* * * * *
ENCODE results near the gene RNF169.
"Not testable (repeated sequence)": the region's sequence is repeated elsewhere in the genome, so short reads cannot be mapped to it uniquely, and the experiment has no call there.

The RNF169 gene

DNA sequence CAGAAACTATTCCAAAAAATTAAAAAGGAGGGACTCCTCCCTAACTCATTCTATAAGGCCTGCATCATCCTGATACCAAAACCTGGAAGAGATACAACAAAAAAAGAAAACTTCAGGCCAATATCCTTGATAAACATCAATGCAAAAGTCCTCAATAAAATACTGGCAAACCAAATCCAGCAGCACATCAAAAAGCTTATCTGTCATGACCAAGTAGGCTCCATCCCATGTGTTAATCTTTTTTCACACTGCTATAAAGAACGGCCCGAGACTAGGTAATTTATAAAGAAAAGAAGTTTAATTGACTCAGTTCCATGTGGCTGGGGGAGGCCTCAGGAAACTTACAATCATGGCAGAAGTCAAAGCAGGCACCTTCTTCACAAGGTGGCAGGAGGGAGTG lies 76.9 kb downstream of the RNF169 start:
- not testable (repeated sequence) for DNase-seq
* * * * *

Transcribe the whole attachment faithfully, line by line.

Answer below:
ENCODE results near the gene RNF169.
"Not testable (repeated sequence)": the region's sequence is repeated elsewhere in the genome, so short reads cannot be mapped to it uniquely, and the experiment has no call there.

The RNF169 gene

DNA sequence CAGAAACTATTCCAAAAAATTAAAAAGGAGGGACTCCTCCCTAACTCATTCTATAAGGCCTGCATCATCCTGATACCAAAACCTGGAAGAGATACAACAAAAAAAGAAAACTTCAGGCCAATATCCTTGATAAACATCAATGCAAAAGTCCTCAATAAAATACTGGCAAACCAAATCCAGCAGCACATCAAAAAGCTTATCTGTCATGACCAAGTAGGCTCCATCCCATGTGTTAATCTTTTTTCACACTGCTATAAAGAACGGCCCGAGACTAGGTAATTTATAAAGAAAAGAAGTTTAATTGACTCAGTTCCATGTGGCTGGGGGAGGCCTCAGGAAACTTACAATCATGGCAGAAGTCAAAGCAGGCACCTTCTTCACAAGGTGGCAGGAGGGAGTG lies 76.9 kb downstream of the RNF169 start:
- not testable (repeated sequence) for DNase-seq